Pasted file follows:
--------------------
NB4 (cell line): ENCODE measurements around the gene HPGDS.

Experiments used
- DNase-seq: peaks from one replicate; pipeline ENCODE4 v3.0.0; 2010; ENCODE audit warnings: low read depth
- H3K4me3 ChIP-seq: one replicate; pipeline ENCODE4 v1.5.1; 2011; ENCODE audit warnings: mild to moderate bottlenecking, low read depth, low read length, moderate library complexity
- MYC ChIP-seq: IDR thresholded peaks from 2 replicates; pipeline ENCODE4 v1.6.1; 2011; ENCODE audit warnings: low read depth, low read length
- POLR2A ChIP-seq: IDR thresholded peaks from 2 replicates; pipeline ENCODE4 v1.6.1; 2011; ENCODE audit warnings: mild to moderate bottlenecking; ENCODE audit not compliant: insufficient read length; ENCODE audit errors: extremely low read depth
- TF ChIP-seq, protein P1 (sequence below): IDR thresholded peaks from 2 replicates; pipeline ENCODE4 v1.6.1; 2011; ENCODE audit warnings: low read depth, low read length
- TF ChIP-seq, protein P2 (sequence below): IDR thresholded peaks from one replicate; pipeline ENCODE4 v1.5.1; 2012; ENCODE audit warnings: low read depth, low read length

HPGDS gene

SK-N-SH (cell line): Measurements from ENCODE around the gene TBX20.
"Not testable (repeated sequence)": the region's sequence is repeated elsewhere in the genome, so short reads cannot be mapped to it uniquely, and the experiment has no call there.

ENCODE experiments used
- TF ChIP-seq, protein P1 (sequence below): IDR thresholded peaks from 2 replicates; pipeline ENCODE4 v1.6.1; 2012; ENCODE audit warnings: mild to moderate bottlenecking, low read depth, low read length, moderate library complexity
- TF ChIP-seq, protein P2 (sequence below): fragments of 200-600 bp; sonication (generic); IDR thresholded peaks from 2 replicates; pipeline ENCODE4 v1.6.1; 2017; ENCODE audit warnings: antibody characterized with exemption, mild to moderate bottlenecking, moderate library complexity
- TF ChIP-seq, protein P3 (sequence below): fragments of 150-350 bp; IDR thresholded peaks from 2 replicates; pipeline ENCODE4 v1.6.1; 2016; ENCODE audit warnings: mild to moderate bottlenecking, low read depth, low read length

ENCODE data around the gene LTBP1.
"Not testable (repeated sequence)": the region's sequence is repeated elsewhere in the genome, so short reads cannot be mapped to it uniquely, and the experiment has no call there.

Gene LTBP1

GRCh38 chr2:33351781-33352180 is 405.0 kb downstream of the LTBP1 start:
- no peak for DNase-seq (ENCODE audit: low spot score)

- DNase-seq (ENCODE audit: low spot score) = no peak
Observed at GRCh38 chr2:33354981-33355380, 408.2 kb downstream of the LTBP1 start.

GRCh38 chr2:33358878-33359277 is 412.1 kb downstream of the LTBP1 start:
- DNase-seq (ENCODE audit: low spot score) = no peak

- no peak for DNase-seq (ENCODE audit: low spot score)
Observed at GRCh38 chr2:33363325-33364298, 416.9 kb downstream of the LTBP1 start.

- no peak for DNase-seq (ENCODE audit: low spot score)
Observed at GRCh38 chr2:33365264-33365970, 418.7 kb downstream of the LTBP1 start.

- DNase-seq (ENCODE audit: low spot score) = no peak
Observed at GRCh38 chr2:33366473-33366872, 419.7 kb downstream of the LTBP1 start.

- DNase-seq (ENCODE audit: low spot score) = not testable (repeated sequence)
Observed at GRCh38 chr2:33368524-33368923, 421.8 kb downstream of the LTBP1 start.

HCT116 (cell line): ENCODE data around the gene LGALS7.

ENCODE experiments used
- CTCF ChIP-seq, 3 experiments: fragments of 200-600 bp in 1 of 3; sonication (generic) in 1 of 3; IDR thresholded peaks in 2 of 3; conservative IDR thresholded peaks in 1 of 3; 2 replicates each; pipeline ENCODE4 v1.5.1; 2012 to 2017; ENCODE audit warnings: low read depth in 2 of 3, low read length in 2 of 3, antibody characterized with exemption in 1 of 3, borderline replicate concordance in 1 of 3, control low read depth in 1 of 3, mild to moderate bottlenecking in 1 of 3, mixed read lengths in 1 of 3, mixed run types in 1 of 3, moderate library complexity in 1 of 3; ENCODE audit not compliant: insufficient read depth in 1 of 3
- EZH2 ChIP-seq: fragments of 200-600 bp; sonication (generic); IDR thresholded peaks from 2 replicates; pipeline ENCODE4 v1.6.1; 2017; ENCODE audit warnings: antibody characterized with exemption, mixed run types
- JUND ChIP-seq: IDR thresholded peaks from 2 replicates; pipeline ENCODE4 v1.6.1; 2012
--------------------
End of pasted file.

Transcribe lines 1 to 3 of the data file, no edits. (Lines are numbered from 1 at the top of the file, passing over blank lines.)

NB4 (cell line): ENCODE measurements around the gene HPGDS.

Experiments used
- DNase-seq: peaks from one replicate; pipeline ENCODE4 v3.0.0; 2010; ENCODE audit warnings: low read depth